“Rates of death and other harmful outcomes increase with the level of poverty in illness like coronary heart disease, cancer of all forms, obesity, growth retardation in children unplanned pregnancies and maternal mortality.”(Levins 2006)
In fact, in determining the epidemiology of many illnesses economic conditions often can not be separated from biological causality. For example, Levins asks: Is tuberculosis cause by Mycobacterium tuberculosis or by the conditions of poverty and lack of sanitation in which these germs breed?
The impact of class on mental health is also dramatic. Recent Harvard studies have shown that among groups of teenagers from high school all of whom did equally well academically, working class kids showed prolonged rises in the hormone “cortisol” under any kind of stress while upper class kids showed a quick rise and then decline.
Moreover the phenomena of economic globalization can also make us ill:
Reductionist science would state the cause of cholera is the byproduct of the cholera bacteria, but cholera live among plankton along the coast. The plankton blooms when the sea get warm and when runoff from sewage and from agricultural fertilizers feed the algae. The products of world trade are carried in freighters that use seawater as ballast that is discharged before coming to port, along with beat that live in the ballast water. The small crustaceans eat the algae, the fish eat the crustaceans, and the cholera bacterium meets the fish eaters.. Finally, if the public health system has been gutted by structural adjustments to the economy then the full explanation of the epidemic is jointly, Vibro cholera and the World Bank (Levins 2006 p21,22)
Levins deconstruction of the relationship between organism/environment, class/health, culture/biology
all demonstrate those condition under which “Life would become clogged and perish of its own plethora or burst in its straining to a gross expansion” In some ways the revelation Levins makes regards public health in an era of hyper-capitalism and neo-liberal global markets extends Sri Auorbindo's critique of the exploitation of the life-world by the titans of capitalism in an industrialist economy.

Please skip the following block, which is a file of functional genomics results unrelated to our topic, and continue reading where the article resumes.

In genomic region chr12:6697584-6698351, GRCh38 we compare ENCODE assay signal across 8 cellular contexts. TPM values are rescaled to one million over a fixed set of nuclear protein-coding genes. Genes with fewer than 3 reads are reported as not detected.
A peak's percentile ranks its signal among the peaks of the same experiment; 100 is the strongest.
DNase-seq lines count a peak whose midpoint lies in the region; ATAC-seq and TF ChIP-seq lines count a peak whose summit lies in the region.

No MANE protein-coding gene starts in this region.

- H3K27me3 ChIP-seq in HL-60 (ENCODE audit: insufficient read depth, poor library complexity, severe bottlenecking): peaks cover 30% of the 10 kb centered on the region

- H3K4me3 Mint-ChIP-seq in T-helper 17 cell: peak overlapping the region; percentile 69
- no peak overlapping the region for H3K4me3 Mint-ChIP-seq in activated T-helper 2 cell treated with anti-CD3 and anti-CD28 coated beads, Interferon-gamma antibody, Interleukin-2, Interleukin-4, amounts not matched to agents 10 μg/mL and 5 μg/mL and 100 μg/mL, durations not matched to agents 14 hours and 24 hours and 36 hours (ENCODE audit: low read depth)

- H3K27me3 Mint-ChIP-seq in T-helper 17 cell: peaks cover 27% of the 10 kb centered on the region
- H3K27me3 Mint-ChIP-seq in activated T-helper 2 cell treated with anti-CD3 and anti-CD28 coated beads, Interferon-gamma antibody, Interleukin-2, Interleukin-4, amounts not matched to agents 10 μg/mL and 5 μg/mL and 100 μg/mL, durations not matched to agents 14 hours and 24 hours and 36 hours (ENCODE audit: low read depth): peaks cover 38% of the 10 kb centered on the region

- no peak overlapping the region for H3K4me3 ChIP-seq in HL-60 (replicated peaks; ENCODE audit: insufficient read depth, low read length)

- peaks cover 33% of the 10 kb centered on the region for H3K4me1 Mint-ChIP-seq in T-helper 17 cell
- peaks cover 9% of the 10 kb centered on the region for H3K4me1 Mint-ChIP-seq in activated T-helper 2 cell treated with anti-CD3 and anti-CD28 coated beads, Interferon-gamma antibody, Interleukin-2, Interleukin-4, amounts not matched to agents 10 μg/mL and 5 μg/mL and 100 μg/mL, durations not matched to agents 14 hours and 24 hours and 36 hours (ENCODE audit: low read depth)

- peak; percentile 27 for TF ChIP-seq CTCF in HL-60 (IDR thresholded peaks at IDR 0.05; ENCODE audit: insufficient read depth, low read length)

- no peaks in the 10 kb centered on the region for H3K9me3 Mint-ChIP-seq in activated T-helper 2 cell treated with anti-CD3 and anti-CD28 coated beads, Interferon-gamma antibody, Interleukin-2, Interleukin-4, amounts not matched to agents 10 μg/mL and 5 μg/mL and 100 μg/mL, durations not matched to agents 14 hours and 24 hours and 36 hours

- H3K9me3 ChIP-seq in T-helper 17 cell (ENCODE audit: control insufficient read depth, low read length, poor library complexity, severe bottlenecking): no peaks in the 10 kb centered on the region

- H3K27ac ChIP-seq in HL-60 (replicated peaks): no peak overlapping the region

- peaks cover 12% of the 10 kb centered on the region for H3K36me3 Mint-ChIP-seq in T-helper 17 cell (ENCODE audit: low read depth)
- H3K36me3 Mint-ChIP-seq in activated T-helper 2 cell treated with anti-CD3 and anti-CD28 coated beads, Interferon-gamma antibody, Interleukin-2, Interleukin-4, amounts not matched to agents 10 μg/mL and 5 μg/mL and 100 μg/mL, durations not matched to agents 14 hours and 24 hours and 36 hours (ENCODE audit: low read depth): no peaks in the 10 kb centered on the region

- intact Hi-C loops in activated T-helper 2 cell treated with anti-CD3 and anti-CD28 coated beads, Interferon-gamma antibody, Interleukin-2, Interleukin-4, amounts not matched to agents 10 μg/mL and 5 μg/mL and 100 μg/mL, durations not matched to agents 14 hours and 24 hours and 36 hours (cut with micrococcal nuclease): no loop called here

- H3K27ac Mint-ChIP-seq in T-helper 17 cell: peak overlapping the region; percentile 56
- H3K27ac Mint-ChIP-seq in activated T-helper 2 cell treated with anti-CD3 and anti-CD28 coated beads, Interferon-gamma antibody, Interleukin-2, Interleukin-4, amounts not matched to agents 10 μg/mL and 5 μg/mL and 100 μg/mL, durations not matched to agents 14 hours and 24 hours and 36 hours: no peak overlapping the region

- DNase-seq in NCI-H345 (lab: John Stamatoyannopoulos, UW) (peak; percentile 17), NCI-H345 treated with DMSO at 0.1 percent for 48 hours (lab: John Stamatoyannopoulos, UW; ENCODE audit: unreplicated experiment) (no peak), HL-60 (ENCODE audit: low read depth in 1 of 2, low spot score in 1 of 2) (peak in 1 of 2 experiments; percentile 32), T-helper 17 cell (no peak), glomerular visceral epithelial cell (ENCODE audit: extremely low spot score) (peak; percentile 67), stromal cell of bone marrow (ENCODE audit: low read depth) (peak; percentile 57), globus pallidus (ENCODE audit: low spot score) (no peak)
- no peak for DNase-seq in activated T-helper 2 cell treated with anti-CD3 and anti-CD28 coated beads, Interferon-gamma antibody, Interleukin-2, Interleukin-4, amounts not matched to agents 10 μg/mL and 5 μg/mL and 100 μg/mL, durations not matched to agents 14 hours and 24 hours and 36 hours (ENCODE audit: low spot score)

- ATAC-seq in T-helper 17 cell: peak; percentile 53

Another critique of science that is shared by Sri Aurobindo and dialectical biology is of its myopic reductionist view of the world that reduces life to a series of narrow material causes. Although Sri Aurobindo may understand the reason science pursues this particular epistemology he does not look favorably on its ability to diagnosis the true source of societal ills. While not introducing spirituality into their consideration Lewontin and Levins also despair at the ability of reductionist science to diagnosis problems plaguing society.
Levins extensive critique of the public health system challenges not only the manner it has been ill served by the inequalities fostered by unregulated capitalism but also calls into question the ideological manner in which science often frames problems. Among other things this scientific ideology focuses too narrowly on biological causes while often neglecting proper consideration of the wider natural ecology and historical processes that it is embedded within. When one frames the challenges posed by this neglect of the wider ecology the resultant feedback loop calls into question the notion of scientific progress itself. The reductionist method employed by science that focuses too narrowly on the cause of disease creates blind spots that fails to anticipate others diseases.
In his study, Levins considers the failure of traditional scientific epistemology to anticipate the wider sweep of the dangers to public health. In doing this Lewontin and Levins reveals the mixed results science has had in its successes in extending human life expectancy while simultaneously failing to anticipate the outbreak of infectious diseases:
The scientific tradition of the "West," of Europe and North America, has had its greatest success when it has dealt with what we have come to think of as the central questions of scientific inquiry: "What is this made of?" and "How does this work?" Over the centuries, we have developed more and more sophisticated ways of answering these questions. We can cut things open, slice them thin, stain them, and answer what they are made of. We have made great achievements in these relatively simple areas, but have had dramatic failures in attempts to deal with more complex systems. We see this especially when we ask questions about health. When we look at the changing patterns of health over the last century or so, we have both cause for celebration and for dismay. Human life expectancy has increased by perhaps thirty years since the beginning of the twentieth century and the incidence of some of the classical deadly diseases has declined and almost disappeared. Smallpox presumably has been eradicated; leprosy is very rare; and polio has nearly vanished from most regions of the world. Scientific technologies have advanced to the point where we can give very sophisticated diagnoses, distinguishing between kinds of germs that are very similar to each other.(Lewontin, Levins 2006)
And below they continue by considering the failures of the public health system in coping with diseases that mostly impact the poor: